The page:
Schoolchildren from across the city have been given the opportunity to learn about global trade and the importance of the Humber Estuary, as well as Hull’s proud maritime history whilst out on the ocean wave, thanks to Associated British Ports (ABP) and Hull Children’s University.
Following the success of 2014’s inaugural Humber river cruises, around 300 children embarked on four cruises, which featured sea shanty competitions and fact-filled commentaries written by the children themselves.
The cruises have been designed to show the children just how vital the Humber Estuary is as a trading gateway, as well as help them learn more about their city and the organisations whose business depend on the river.
Deputy Director of Hull Children’s University, Natasha Banke explained: “We have been offering port experience days for a number of years and these have always been popular, however there was a desire from both ourselves and our member schools to get out on the river and learn about the city’s trade links and its history in a completely new way and the idea of the Humber river cruises was born.
“Following the success of last year’s cruises, when over 300 children took to the river over the course of a week, we had to offer the experience again to schools that missed out last time.
“Fortunately we have a very accommodating partner in ABP, who have gone above and beyond to make sure the cruises go ahead and this year’s trips have been as good, if not better, than last year. The children have had a fantastic time and learnt so much about their home city.”
Children from St Richard’s RC Primary School, St James’ Primary School, Stoneferry Primary School and Mountbatten Primary School took to the water aboard Regal Lady, a double-ended steamer based in Scarborough that was built in 1930 and assisted with the Dunkirk evacuations.
Spencer Beadle (10), from St James’ Primary School said: “We’ve been on a boat down the Humber and learnt lots of different facts.
“We learned about the ships that are coming into Hull with all their goods, and the fact that The Deep has 3500 fish.
“We got to go under the Humber Bridge, which was really good. It has been really fun.”
The vessel sailed from King George Dock at ABP’s Port of Hull and took in Fort Paull, before turning around and journeying upriver under the Humber Bridge and making her way back to the dock.
Captain Andrew Firman is ABP’s Harbour Master Humber, he accompanied the vessel and ensured an ABP pilot was present on each cruise, helping the Regal Lady’s skipper Tom Machin navigate the Estuary.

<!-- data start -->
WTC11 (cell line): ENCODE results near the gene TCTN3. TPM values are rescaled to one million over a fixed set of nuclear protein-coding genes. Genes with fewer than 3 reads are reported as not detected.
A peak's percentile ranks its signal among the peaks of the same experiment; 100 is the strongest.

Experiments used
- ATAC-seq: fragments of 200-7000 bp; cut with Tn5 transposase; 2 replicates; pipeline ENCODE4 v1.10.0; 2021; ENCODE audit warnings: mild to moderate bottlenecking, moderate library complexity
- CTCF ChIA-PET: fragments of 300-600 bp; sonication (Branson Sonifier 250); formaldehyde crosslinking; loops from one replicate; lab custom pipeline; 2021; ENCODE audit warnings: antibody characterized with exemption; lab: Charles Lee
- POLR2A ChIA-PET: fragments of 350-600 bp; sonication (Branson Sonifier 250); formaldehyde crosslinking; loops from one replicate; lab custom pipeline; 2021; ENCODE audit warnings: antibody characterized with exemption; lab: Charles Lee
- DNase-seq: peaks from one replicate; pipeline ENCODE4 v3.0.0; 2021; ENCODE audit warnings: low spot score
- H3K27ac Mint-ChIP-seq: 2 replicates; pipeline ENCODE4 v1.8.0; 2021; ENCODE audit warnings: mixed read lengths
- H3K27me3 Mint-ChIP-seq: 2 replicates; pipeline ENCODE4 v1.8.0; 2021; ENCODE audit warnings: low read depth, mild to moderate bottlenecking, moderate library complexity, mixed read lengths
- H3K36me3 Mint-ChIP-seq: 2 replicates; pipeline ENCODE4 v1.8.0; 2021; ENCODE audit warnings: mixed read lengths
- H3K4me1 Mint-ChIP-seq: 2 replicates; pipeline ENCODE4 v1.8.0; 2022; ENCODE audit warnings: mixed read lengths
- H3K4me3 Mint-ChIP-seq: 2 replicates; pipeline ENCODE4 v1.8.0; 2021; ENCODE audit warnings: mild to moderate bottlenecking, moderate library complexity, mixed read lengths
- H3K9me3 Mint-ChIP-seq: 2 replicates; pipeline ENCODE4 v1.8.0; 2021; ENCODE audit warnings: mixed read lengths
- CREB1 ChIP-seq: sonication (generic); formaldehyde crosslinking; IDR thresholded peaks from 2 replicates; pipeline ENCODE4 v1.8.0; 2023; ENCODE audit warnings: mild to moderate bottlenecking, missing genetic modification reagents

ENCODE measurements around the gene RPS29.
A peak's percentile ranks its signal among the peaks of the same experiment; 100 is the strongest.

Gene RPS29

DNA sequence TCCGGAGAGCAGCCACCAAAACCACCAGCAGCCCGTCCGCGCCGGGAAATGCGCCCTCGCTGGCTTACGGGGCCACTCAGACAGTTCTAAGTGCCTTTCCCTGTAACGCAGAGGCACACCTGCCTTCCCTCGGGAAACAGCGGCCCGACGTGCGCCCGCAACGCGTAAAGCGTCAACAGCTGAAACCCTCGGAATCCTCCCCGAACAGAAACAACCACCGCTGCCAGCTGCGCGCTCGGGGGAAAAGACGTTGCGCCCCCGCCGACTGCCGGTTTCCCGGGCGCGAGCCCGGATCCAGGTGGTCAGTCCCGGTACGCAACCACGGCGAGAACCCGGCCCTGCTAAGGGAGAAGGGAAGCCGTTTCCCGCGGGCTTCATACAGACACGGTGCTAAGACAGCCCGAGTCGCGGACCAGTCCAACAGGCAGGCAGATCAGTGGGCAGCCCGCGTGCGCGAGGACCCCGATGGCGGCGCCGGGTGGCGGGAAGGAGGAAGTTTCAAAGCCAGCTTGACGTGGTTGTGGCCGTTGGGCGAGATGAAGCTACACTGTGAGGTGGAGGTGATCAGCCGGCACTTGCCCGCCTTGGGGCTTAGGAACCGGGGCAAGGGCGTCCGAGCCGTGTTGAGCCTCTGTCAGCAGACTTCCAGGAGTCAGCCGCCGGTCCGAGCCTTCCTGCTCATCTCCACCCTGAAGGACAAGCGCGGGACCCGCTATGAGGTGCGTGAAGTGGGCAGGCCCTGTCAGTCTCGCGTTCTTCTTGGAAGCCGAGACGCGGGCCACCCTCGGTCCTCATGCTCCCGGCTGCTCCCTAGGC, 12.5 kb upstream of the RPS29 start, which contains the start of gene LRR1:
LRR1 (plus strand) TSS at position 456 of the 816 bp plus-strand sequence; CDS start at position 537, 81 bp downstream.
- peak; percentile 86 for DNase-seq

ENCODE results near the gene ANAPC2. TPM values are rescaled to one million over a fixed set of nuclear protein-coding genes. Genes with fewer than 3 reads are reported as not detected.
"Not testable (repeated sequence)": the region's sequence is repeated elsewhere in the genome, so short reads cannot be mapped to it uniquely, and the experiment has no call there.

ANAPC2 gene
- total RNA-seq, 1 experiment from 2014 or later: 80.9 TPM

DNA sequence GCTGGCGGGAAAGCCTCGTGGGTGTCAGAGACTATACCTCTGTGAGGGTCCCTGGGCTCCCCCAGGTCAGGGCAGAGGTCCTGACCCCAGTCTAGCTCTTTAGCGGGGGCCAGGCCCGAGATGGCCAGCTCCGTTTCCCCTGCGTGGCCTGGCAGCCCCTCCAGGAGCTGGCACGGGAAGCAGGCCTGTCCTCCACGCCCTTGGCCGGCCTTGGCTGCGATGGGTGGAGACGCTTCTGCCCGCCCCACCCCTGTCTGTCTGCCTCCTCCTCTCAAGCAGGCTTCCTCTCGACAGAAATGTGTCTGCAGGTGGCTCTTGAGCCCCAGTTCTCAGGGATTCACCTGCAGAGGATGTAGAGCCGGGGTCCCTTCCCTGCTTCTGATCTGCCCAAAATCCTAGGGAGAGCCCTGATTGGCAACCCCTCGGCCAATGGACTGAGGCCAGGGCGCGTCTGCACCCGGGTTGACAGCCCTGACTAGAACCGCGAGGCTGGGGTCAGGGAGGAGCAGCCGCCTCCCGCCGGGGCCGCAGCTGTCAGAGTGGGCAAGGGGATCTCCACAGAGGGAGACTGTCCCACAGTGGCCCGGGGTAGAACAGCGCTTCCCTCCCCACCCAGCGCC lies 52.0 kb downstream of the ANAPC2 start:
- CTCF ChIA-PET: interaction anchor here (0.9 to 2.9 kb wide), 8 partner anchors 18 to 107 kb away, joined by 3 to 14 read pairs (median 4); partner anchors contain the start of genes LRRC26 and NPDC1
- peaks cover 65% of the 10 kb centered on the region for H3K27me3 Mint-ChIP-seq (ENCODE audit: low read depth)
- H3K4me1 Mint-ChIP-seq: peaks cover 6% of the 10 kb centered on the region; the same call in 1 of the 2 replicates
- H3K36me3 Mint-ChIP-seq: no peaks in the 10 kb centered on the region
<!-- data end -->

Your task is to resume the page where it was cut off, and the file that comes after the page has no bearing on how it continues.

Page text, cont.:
Capt. Firman said: “The 2014 cruises were such a huge success that organising a series of trips for 2015 was never in question.
“It’s very satisfying to be able to get involved with something like this; something that makes such a huge difference to the children and to their education but that is hugely enjoyable at the same time. Many of the children hadn’t experienced anything like this before and it was fantastic to be able to not only facilitate that, but to share it with them.”
ABP is the UK’s leading ports operator with 21 ports and other transport related businesses creating a unique national network capable of handling a vast array of cargo.
Around one quarter of the UK’s seaborne trade passes through ABP’s Statutory Harbour Areas. ABP contributes £5.6 billion to the UK economy every year and supports 84, 000 jobs. Our current investment programme promises to deliver an extra £1.75 billion for the economy every year.
- Handled over 1.5 million vehicles in 2013.
- Generates around one quarter of the UK’s rail freight
- Has 1.4 million square metres of covered storage
- Has 1000 hectares of open storage
- Handled 119m tonnes of cargo in 2013
- Owns 5000 hectares of port estate
- Has 87km of quay
Over the next five years, ABP is investing over £650 million in a wide range of major projects across the group.
The four ports of Grimsby, Immingham, Hull and Goole handle more than 65 million tonnes of cargo between them each year.
Grimsby and Immingham form the UK’s busiest trading gateway and move around 54 million tonnes of cargo per annum.
£130-plus million is currently being invested in the biomass handling terminal in Immingham, in a Humber-wide agreement with Drax Power Ltd that has seen £25 million invested in a biomass handling facility in Hull. The Immingham Renewable Fuels Terminal handles sustainable biomass shipments and will create over 100 permanent jobs once complete. The construction phase has also created 100 employment opportunities.
The Port of Hull handles 10 million tonnes of cargo per annum and is the is the focal point for the development of the UK’s largest offshore wind turbine construction, assembly, and service facility, which will be located on the Port’s Alexandra Dock. This new facility, coupled with a new rotor blade manufacturing base near Paull to the east of the port estate, represents a £310 million investment and could create up to 1000 direct jobs.
The Grimsby River Terminal represents an investment of £26 million and allows large car-carrying ships to berth outside the Port’s lock system. This development confirms the Port’s position as the UK’s leading automotive handling facility.
More than the equivalent of 1million teus (twenty foot equivalent unit) of unitised trade is shipped through ABP Humber ports.
Ro-ro and container traffic represents more than 30 sailings a week to Europe, Scandinavia the Baltic and beyond.
The Humber ports handle more than 70 freight train movements per day.
Goole is situated 50 miles upriver and is the UK’s premier inland port. It handles over two million tonnes of cargo annually.